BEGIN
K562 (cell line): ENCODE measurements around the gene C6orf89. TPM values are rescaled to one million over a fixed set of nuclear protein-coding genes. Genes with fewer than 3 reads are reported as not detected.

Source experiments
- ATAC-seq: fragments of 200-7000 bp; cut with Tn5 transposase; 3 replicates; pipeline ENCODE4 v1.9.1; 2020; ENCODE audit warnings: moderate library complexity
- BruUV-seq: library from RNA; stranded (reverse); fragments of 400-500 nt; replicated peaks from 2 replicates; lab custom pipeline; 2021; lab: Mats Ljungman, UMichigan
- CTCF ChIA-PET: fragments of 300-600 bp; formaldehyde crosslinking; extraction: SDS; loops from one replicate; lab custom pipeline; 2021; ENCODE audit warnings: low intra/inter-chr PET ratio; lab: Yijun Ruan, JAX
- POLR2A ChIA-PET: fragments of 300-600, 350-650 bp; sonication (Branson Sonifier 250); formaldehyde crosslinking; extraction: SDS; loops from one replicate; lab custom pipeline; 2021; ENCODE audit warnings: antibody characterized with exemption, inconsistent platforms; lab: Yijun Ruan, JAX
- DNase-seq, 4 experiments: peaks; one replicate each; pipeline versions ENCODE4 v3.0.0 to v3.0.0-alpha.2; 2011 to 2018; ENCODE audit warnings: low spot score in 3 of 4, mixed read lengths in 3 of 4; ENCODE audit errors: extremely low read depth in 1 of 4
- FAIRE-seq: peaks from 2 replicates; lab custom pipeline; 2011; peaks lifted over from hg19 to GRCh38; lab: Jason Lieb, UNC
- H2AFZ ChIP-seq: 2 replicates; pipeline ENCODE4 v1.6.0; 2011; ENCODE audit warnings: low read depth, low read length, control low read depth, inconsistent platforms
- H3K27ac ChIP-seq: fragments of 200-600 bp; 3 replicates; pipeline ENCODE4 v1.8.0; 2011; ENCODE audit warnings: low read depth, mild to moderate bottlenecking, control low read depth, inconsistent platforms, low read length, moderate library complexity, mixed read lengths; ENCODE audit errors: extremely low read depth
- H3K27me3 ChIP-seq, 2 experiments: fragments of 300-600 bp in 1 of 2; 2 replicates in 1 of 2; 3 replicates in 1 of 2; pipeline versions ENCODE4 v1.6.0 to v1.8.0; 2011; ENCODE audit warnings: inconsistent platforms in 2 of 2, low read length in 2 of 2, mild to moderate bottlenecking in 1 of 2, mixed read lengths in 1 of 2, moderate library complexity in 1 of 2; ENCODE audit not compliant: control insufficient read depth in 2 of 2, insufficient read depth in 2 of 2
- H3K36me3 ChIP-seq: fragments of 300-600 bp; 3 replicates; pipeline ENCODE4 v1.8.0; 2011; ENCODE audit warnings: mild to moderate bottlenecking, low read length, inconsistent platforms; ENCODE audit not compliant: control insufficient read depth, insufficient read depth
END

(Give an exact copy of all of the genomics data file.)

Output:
K562 (cell line): ENCODE measurements around the gene C6orf89. TPM values are rescaled to one million over a fixed set of nuclear protein-coding genes. Genes with fewer than 3 reads are reported as not detected.

Source experiments
- ATAC-seq: fragments of 200-7000 bp; cut with Tn5 transposase; 3 replicates; pipeline ENCODE4 v1.9.1; 2020; ENCODE audit warnings: moderate library complexity
- BruUV-seq: library from RNA; stranded (reverse); fragments of 400-500 nt; replicated peaks from 2 replicates; lab custom pipeline; 2021; lab: Mats Ljungman, UMichigan
- CTCF ChIA-PET: fragments of 300-600 bp; formaldehyde crosslinking; extraction: SDS; loops from one replicate; lab custom pipeline; 2021; ENCODE audit warnings: low intra/inter-chr PET ratio; lab: Yijun Ruan, JAX
- POLR2A ChIA-PET: fragments of 300-600, 350-650 bp; sonication (Branson Sonifier 250); formaldehyde crosslinking; extraction: SDS; loops from one replicate; lab custom pipeline; 2021; ENCODE audit warnings: antibody characterized with exemption, inconsistent platforms; lab: Yijun Ruan, JAX
- DNase-seq, 4 experiments: peaks; one replicate each; pipeline versions ENCODE4 v3.0.0 to v3.0.0-alpha.2; 2011 to 2018; ENCODE audit warnings: low spot score in 3 of 4, mixed read lengths in 3 of 4; ENCODE audit errors: extremely low read depth in 1 of 4
- FAIRE-seq: peaks from 2 replicates; lab custom pipeline; 2011; peaks lifted over from hg19 to GRCh38; lab: Jason Lieb, UNC
- H2AFZ ChIP-seq: 2 replicates; pipeline ENCODE4 v1.6.0; 2011; ENCODE audit warnings: low read depth, low read length, control low read depth, inconsistent platforms
- H3K27ac ChIP-seq: fragments of 200-600 bp; 3 replicates; pipeline ENCODE4 v1.8.0; 2011; ENCODE audit warnings: low read depth, mild to moderate bottlenecking, control low read depth, inconsistent platforms, low read length, moderate library complexity, mixed read lengths; ENCODE audit errors: extremely low read depth
- H3K27me3 ChIP-seq, 2 experiments: fragments of 300-600 bp in 1 of 2; 2 replicates in 1 of 2; 3 replicates in 1 of 2; pipeline versions ENCODE4 v1.6.0 to v1.8.0; 2011; ENCODE audit warnings: inconsistent platforms in 2 of 2, low read length in 2 of 2, mild to moderate bottlenecking in 1 of 2, mixed read lengths in 1 of 2, moderate library complexity in 1 of 2; ENCODE audit not compliant: control insufficient read depth in 2 of 2, insufficient read depth in 2 of 2
- H3K36me3 ChIP-seq: fragments of 300-600 bp; 3 replicates; pipeline ENCODE4 v1.8.0; 2011; ENCODE audit warnings: mild to moderate bottlenecking, low read length, inconsistent platforms; ENCODE audit not compliant: control insufficient read depth, insufficient read depth